If a genetic mutation is passed on in a family and causes disease in a discrete, observable pattern, then this disease is termed a Mendelian disorder. The cause of many Mendelian genetic diseases is known; however, there are thousands for which the cause is not known. The aim of this project is to investigate the genetic causes of Mendelian diseases through genome and exome sequencing. In particular, this study aims to identify those Mendelian genetic diseases that are expressed or apparent but have no identified associated gene, or are associated or expressed through several genes, and/or new Mendelian diseases with an unknown diagnosis. This approach had been taken before to identify genetic causes of autism, Parkinson’s disease, oncogenesis, diabetes, schizophrenia, and ADHD (Amir et al., 1999; Fujioka et al., 2014; Piven et al., 2013; Atkinson et al., 2001; Bergholdt et al., 2007; Lam et al., 2006; Pociot et al., 2004). Objective: Overall, our goal is to identify the genes responsible for ≈9,000 Mendelian disorders. Any new or returning patients from AUBMC inpatient or outpatient setting will be reviewed for acceptance into the research pipeline. Preferably, the participants being reviewed for acceptance should have a disease or illness that is shared with or similar to individuals in their family from older and/or younger generations. Hypothesis: This would also allow us to investigate the heritability of the disease and possibly control for those diseases associated or expressed through several genes. Method: Biological samples (blood, saliva, or buccal brushing) will be collected at AUBMC. A portion of the samples will then be frozen and shipped to our collaborators at BCM for genetic testing; another portion will be stored at AUBMC in the DTS building for similar procedures. High throughput DNA sequencing technology will be used in conjunction with exome and genome sequencing. By investigating the genetic commonalities of participants with the same or similar diseases we are able to identify, isolate, change, “knock-out”, and/or further investigate the phenotypic homologue of that gene. This bottom-up approach should eventually provide targeted, purposeful, and guided treatment and/or resolution to these diseases as opposed to the current status of symptom amelioration, incidentally discovered medications, and unknown diagnoses.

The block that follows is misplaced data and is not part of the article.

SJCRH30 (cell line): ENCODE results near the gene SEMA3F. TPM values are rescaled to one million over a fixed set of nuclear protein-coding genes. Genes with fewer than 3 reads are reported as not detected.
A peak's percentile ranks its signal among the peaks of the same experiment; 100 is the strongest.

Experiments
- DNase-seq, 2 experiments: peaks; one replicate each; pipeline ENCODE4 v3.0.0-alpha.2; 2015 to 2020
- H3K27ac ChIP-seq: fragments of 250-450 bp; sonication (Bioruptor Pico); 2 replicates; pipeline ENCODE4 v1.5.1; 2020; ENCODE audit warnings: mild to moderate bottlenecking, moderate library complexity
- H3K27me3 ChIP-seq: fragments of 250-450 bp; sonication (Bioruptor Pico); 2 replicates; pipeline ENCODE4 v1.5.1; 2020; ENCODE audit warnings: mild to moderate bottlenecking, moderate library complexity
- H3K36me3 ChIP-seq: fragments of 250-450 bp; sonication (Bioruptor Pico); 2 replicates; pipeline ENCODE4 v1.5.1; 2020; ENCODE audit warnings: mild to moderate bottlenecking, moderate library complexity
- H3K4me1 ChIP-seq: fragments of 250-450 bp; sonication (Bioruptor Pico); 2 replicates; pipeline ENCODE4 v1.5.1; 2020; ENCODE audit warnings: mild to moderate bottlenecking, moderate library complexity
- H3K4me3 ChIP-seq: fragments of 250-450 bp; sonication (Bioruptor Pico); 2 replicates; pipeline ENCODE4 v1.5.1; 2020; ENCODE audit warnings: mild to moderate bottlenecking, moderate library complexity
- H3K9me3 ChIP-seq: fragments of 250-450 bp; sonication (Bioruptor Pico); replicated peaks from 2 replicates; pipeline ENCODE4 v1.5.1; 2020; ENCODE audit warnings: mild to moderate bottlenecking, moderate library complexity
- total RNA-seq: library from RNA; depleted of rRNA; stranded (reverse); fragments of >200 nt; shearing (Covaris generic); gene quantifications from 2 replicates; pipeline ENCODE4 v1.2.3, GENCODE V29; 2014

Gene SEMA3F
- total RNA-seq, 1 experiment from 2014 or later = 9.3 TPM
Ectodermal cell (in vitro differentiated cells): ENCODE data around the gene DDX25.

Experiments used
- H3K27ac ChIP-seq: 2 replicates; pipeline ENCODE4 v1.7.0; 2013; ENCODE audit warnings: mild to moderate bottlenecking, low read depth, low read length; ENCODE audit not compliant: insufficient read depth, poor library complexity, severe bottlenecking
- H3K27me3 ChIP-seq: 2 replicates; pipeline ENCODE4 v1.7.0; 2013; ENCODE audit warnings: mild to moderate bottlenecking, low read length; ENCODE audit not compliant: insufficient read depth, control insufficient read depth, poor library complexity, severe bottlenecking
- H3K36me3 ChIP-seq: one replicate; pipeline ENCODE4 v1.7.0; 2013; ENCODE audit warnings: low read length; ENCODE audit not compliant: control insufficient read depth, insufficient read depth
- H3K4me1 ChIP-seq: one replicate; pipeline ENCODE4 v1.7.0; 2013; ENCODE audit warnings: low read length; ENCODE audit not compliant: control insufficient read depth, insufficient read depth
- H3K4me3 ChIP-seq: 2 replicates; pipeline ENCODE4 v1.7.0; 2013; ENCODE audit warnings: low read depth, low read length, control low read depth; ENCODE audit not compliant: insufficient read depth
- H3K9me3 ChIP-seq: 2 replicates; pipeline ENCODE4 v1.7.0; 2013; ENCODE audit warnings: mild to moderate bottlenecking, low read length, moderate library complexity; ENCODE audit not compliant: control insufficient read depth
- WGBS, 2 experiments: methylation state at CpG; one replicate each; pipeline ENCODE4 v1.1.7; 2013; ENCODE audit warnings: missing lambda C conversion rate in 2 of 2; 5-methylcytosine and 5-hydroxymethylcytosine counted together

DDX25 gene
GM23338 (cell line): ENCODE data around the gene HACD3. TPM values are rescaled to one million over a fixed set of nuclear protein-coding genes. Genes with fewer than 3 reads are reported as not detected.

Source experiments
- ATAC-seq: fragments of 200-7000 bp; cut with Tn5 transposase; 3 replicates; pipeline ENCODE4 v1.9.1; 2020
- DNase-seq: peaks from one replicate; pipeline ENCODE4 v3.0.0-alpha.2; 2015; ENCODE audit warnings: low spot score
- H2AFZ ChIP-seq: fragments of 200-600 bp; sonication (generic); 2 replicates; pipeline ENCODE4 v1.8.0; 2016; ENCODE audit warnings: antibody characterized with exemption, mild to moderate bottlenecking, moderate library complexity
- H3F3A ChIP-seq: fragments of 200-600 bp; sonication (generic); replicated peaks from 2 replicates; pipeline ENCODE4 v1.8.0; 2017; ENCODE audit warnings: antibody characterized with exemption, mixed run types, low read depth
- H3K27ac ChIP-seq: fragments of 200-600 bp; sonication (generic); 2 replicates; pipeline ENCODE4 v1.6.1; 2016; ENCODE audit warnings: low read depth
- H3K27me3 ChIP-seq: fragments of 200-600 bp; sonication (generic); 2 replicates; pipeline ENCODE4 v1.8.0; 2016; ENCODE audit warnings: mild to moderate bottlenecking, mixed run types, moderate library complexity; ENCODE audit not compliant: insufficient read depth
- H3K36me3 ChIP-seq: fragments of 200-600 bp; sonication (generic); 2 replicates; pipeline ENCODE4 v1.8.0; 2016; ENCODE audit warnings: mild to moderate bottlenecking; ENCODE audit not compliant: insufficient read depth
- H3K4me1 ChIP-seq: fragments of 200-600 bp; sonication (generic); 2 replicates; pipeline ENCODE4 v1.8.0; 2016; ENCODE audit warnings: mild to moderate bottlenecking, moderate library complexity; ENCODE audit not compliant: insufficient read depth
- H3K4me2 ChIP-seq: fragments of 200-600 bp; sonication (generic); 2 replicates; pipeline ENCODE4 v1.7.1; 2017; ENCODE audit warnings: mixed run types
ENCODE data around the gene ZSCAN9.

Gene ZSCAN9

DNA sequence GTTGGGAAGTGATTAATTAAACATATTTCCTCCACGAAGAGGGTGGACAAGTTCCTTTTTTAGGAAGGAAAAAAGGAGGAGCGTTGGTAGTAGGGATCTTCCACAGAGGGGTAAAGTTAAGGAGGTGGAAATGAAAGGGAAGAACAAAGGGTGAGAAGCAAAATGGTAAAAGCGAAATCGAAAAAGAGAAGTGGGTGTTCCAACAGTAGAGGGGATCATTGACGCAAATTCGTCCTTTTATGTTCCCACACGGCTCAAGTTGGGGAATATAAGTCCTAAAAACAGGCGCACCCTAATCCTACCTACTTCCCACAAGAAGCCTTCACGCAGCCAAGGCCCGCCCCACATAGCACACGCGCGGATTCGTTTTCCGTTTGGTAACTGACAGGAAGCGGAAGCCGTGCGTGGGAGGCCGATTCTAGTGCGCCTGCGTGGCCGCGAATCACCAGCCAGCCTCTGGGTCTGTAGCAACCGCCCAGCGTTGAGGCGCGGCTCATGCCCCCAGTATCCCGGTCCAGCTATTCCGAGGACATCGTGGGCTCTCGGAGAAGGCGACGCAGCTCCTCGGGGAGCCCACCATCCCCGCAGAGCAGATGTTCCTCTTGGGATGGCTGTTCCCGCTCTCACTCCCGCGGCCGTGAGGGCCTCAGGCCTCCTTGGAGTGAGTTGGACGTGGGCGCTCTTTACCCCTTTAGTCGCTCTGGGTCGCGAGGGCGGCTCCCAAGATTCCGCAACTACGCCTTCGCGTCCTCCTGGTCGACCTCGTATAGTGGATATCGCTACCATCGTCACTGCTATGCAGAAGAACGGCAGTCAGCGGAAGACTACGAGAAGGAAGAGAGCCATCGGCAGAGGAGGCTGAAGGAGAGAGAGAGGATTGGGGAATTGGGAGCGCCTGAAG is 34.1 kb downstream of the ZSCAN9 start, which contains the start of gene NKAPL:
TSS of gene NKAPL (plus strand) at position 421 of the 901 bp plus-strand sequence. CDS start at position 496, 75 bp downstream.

The population we will be recruiting from will be from the American University of Beirut Medical Center Psychiatry Department. Patients that qualify for being included in the study will be contacted and consented; they will also be asked to contact members of their family with neuropsychiatric disorders as well as healthy family members in order to draw more definitive conclusions about the heritability of certain genes.
A physician at the AUBMC Psychiatry Department will refer study personnel to the prospective participant (a patient at the department). Study personnel will recruit and consent the participant and ask for them to ask family members about their willingness to participate as well as provide those family members with the personnel's contact information.
Families with more than one individual with a neuropsychiatric disease will be prioritized over healthy families or those with only one person with a neuropsychiatric disease. This is to better investigate the genetic links between these diseases and their heritability throughout the pedigree.
Inclusion criteria include adult individuals and children with disease of suspected genetic origin and their family members. In particular those who have a, (a) Known Mendelian phenotype with no gene identified, (b) Known Mendelian phenotype with genetic locus heterogeneity, (c) New Mendelian phenotype with unknown diagnosis that is consistent and segregates in a Mendelian fashion.